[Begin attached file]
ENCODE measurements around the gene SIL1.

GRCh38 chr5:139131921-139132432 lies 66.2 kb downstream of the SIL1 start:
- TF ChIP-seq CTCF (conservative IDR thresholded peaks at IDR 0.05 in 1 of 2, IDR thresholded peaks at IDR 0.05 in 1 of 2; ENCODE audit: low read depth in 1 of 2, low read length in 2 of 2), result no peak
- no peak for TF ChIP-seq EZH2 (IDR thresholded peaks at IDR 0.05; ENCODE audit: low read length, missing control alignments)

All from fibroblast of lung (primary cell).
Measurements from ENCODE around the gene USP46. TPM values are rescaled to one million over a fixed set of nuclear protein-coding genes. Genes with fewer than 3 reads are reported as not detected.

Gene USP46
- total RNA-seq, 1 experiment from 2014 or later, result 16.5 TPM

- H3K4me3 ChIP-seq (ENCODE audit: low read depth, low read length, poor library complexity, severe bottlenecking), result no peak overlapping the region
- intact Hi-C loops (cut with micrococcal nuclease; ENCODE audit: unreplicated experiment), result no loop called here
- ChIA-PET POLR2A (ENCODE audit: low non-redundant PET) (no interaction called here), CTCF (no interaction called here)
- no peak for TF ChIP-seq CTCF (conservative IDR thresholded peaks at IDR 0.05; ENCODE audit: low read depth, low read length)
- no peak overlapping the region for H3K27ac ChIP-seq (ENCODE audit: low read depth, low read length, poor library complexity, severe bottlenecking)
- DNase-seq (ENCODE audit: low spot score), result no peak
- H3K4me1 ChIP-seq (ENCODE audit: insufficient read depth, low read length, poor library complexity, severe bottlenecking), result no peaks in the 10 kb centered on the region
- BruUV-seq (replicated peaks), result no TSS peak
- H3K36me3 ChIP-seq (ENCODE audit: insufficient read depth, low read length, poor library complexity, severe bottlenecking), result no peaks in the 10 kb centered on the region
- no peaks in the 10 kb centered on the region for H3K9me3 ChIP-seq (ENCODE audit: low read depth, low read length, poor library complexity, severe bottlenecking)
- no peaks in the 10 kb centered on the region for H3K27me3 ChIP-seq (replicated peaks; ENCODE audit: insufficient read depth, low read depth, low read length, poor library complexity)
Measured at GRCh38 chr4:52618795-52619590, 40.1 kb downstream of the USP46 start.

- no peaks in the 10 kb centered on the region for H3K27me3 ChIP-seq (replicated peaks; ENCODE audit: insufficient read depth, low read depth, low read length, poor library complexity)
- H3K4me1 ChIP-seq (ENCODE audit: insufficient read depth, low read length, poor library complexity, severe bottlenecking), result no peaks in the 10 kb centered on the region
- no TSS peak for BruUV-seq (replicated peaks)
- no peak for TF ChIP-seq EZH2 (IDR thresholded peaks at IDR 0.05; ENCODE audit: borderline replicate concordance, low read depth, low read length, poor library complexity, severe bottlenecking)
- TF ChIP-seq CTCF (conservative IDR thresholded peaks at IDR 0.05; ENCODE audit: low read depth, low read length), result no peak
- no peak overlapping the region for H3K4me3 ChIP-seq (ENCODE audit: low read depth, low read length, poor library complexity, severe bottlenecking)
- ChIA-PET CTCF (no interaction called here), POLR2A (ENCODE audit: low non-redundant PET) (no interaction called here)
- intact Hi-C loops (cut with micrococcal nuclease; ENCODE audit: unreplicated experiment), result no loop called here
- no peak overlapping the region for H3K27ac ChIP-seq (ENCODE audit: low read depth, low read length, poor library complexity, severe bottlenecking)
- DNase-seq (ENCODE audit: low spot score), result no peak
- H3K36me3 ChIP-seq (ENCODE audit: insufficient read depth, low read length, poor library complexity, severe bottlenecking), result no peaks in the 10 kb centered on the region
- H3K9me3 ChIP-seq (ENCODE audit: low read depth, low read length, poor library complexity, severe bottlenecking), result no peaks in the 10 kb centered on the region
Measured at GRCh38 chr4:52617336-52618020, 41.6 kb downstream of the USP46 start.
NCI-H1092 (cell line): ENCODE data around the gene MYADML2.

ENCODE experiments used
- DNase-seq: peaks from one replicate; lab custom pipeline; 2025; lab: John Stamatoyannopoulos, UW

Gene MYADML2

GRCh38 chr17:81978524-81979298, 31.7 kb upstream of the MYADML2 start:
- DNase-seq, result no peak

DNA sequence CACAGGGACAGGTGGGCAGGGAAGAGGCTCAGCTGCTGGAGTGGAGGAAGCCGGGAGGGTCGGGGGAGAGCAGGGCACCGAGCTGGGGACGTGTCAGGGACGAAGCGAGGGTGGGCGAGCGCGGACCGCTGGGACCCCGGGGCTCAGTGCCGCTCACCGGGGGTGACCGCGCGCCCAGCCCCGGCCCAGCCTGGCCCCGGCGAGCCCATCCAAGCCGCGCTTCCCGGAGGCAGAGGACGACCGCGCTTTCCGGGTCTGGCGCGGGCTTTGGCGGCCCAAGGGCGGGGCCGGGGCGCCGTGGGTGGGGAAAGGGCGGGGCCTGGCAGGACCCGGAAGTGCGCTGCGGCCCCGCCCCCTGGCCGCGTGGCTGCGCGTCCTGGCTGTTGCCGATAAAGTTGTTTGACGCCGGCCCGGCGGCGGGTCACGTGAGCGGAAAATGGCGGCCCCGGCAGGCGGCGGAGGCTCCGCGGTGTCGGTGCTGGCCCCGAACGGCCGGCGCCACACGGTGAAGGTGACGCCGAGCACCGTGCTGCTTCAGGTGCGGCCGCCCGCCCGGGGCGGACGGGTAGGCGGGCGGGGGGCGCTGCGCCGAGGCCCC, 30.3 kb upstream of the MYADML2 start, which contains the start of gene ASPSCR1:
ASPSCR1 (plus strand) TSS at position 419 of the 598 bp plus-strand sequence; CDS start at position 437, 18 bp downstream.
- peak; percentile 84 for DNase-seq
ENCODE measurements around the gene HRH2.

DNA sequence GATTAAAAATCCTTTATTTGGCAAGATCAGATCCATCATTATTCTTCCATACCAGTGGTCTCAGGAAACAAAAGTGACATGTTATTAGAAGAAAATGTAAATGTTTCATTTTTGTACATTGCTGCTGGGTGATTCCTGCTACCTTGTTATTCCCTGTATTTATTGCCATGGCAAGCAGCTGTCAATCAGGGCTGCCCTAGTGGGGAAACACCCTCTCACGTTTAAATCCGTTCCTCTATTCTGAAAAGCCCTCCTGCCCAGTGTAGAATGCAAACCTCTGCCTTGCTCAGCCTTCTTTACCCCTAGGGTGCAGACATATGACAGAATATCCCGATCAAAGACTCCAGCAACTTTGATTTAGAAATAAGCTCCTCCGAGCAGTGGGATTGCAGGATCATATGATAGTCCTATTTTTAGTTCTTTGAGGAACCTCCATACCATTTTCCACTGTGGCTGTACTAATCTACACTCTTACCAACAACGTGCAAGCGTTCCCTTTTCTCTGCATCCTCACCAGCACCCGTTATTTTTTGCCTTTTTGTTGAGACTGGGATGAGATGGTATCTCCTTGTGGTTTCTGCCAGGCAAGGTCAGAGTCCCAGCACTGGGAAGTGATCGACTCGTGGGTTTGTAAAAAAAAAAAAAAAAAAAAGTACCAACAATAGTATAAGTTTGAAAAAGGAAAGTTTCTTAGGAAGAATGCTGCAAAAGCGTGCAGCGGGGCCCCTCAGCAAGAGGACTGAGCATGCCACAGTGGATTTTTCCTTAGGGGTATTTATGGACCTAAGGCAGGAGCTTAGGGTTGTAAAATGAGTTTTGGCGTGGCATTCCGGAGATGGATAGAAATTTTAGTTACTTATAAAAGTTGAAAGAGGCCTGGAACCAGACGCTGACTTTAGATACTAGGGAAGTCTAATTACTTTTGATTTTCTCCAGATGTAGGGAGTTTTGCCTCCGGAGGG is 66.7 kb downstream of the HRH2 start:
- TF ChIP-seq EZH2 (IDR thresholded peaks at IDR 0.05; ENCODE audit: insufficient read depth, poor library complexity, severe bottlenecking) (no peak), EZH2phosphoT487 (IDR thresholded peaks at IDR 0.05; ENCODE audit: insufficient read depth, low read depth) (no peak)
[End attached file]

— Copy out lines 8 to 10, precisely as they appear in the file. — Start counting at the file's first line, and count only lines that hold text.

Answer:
- total RNA-seq, 1 experiment from 2014 or later, result 16.5 TPM

- H3K4me3 ChIP-seq (ENCODE audit: low read depth, low read length, poor library complexity, severe bottlenecking), result no peak overlapping the region
- intact Hi-C loops (cut with micrococcal nuclease; ENCODE audit: unreplicated experiment), result no loop called here